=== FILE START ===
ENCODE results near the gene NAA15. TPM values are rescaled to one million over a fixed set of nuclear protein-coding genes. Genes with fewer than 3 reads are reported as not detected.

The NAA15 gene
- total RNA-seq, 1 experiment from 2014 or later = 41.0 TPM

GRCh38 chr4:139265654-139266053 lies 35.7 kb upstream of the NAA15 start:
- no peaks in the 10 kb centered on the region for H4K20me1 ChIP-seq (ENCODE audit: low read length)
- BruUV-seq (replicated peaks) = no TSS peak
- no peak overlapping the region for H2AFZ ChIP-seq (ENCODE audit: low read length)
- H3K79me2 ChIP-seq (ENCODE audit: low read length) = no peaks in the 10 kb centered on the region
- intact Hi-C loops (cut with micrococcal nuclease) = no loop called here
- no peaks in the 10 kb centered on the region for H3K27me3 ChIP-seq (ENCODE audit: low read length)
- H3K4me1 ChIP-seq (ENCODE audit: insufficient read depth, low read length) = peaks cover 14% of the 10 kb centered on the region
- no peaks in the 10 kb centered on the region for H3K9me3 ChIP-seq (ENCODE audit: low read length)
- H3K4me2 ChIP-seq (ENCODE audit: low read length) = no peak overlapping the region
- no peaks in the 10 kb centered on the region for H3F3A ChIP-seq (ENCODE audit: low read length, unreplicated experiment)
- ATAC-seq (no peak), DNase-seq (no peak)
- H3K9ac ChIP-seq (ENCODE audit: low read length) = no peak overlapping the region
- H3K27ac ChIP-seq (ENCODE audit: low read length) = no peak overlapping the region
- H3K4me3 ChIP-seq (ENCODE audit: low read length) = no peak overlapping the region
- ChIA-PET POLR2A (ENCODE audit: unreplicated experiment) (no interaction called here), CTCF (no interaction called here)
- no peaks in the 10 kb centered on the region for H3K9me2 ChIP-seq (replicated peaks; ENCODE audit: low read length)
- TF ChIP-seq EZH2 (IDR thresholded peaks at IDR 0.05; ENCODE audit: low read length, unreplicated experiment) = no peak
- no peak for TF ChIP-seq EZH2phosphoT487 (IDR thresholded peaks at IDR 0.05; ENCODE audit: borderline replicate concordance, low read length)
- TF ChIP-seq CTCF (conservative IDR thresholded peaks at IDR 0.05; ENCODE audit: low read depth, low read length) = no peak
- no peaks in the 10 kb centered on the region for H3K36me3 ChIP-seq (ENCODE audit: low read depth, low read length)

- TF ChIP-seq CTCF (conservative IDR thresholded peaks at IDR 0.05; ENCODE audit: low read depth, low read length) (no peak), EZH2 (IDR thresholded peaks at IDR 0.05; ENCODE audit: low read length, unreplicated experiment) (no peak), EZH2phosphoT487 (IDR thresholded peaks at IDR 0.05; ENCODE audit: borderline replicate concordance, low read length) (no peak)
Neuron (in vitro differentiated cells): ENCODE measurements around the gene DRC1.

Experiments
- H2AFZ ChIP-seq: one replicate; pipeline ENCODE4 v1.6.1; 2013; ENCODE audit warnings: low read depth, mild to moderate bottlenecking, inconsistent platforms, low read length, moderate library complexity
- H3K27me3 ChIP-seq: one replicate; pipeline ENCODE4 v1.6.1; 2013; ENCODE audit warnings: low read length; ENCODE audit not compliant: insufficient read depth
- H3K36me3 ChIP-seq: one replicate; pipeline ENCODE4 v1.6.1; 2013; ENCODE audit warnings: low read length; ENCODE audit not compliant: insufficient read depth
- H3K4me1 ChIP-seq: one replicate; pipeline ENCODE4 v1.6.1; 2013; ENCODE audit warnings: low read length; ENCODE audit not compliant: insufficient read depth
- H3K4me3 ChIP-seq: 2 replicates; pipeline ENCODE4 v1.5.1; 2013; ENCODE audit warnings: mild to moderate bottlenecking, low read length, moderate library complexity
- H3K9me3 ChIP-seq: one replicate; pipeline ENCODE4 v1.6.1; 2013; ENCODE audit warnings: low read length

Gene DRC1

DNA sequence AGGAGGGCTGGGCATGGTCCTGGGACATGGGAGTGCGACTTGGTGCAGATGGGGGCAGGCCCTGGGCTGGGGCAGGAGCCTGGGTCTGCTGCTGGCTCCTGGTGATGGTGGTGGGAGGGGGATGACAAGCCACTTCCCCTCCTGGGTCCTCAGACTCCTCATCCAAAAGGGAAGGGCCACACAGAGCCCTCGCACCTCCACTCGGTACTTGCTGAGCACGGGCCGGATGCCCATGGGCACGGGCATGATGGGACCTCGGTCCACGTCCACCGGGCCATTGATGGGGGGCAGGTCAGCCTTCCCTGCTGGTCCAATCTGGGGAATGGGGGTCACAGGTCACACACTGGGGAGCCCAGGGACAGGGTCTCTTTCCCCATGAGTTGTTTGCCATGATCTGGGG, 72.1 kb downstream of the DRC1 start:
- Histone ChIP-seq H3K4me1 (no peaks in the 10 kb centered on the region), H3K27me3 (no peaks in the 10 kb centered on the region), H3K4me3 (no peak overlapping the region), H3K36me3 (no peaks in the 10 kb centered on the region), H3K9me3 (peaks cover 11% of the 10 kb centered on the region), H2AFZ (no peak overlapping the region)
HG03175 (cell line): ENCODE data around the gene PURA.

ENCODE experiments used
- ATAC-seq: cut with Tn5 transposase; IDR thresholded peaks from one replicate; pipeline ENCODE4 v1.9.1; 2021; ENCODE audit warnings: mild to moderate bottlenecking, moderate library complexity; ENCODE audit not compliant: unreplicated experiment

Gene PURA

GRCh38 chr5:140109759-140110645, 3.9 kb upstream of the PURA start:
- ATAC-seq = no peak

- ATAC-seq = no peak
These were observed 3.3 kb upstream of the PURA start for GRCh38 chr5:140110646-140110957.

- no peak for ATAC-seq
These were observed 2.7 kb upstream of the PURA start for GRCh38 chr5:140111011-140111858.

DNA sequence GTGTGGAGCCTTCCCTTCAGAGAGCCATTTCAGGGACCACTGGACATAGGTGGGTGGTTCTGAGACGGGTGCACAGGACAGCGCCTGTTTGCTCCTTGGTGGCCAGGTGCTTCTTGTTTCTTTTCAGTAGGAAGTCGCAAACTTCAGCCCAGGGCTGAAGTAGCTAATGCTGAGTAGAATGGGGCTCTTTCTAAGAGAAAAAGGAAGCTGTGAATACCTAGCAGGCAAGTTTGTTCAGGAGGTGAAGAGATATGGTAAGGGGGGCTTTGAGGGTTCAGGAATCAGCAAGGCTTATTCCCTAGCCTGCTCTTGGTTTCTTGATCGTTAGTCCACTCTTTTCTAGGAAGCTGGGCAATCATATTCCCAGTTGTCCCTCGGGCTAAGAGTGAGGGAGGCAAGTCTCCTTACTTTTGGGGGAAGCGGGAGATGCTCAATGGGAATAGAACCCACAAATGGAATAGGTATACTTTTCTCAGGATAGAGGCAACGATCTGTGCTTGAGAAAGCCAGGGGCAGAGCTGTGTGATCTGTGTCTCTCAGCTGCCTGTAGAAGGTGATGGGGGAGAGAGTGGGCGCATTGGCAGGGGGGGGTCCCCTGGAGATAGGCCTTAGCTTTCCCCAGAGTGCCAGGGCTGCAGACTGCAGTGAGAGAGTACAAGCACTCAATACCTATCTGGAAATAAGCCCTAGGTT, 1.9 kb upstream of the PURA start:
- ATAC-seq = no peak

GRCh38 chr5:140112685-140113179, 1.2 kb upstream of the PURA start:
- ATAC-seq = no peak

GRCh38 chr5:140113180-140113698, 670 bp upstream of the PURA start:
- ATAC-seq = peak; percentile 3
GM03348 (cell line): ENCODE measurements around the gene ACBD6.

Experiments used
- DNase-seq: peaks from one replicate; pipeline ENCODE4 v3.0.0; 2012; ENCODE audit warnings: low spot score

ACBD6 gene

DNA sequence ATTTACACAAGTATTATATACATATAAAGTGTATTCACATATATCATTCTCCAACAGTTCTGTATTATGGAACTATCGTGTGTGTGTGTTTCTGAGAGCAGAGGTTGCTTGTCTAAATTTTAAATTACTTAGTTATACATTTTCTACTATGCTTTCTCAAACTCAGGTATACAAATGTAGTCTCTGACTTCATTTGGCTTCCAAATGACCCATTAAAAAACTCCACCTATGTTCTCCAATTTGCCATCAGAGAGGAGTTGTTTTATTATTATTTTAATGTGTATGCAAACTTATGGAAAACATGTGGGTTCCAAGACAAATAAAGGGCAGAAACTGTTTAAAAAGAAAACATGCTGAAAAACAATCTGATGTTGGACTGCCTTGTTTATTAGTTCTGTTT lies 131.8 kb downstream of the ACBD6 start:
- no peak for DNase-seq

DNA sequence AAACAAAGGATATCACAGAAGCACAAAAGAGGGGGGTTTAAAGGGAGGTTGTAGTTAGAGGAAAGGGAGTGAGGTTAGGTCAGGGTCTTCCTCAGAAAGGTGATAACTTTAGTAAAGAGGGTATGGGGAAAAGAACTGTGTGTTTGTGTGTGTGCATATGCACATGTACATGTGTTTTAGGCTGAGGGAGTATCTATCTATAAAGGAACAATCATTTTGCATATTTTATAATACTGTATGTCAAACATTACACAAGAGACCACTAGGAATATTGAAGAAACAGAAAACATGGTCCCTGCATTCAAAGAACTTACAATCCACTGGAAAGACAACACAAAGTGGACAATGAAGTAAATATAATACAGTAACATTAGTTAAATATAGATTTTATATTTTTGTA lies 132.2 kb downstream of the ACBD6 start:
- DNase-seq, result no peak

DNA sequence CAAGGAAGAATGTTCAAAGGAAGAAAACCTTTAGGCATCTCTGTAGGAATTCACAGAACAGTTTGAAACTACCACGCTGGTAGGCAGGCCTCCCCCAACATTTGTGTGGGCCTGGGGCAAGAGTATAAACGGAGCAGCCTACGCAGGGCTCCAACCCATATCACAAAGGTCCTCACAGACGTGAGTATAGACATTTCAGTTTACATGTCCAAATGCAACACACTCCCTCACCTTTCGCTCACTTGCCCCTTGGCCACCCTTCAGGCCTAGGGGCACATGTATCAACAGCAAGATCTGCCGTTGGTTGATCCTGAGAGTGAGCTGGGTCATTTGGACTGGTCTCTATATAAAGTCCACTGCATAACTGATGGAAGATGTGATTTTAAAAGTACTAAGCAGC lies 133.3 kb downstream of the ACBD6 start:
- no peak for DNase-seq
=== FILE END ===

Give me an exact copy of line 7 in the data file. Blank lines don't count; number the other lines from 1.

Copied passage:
- no peak overlapping the region for H2AFZ ChIP-seq (ENCODE audit: low read length)